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Genotypic diversity and virulence markers of Yersinia enterocolitica biotype 1A strains isolated from clinical and non-clinical origins

Authors

  • Fábio Campioni,

    1. Brazilian Reference Center on Yersinia spp. other than Y. pestis, Departamento de Análises Clínicas, Toxicológicas e Bromatológicas, Faculdade de Ciências Farmacêuticas de Ribeirão Preto – Universidade de São Paulo-USP, Ribeirão Preto, SP, Brazil
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  • Juliana P. Falcão

    Corresponding author
    1. Brazilian Reference Center on Yersinia spp. other than Y. pestis, Departamento de Análises Clínicas, Toxicológicas e Bromatológicas, Faculdade de Ciências Farmacêuticas de Ribeirão Preto – Universidade de São Paulo-USP, Ribeirão Preto, SP, Brazil
    • Juliana P. Falcão, Departamento de Análises Clínicas, Toxicológicas e Bromatológicas, Faculdade de Ciências Farmacêuticas de Ribeirão Preto–USP, Av. do Café, s/n – Universidade de São Paulo-USP, Bloco S, Sala 41, Ribeirão Preto, SP, 14040-903, Brazil. e-mail: jufalcao@fcfrp.usp.br.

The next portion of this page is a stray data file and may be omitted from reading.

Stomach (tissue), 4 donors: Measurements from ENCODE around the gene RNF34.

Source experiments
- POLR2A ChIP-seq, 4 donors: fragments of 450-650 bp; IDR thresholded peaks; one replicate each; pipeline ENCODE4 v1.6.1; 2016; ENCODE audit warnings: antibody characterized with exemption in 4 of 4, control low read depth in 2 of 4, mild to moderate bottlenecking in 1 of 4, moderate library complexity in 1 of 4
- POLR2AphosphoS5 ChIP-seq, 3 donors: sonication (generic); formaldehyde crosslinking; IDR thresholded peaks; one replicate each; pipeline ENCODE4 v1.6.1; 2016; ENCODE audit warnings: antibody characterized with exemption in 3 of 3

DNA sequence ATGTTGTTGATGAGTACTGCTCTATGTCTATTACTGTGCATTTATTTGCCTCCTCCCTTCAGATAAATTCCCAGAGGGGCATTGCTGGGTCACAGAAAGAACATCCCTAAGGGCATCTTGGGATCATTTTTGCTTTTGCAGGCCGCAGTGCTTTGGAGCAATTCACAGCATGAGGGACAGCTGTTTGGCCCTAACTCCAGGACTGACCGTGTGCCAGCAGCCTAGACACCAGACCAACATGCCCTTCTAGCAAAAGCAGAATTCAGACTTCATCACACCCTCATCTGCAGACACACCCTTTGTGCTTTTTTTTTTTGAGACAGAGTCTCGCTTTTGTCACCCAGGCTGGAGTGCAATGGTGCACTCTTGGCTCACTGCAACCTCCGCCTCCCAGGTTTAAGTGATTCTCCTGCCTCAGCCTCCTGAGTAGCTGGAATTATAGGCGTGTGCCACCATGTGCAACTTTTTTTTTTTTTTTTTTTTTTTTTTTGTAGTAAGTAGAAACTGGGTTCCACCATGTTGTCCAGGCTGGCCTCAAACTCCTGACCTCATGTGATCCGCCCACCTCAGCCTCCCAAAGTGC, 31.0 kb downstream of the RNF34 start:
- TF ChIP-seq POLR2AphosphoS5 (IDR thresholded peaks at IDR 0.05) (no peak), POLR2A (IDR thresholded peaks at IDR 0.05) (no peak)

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Abstract

Yersinia enterocolitica biotype 1A (B1A) strains are considered as non-pathogenic; however, some reports have identified some strains as the causal agents of infection. In South America, few studies molecularly characterized the strains of this biotype. This work typed 51 B1A strains isolated from clinical and non-clinical sources from Brazil and Chile by Enterobacterial Repetitive Intergenic Consensus-PCR (ERIC-PCR) to elucidate their genotypic diversity, and verify the distribution of 11 virulence markers by PCR. The strains were divided into two groups, ERIC-A and ERIC-B, clustered independently of their clinical or non-clinical origin. No differences were observed in the frequencies of the virulence markers between clinical and non-clinical strains. However, the genes ystB, hreP and myfA occurred exclusively in the strains of the group ERIC-A. Some clinical and non-clinical strains were clustered in the same genetic group and presented the same number of virulence markers, which might suggest the role of the environment and food as a potential source of infection for humans and animals. The results corroborate with the hypothesis that B1A strains are divided into two main clusters that differ in the frequency of some virulence markers, a fact observed for the first time in South American strains.

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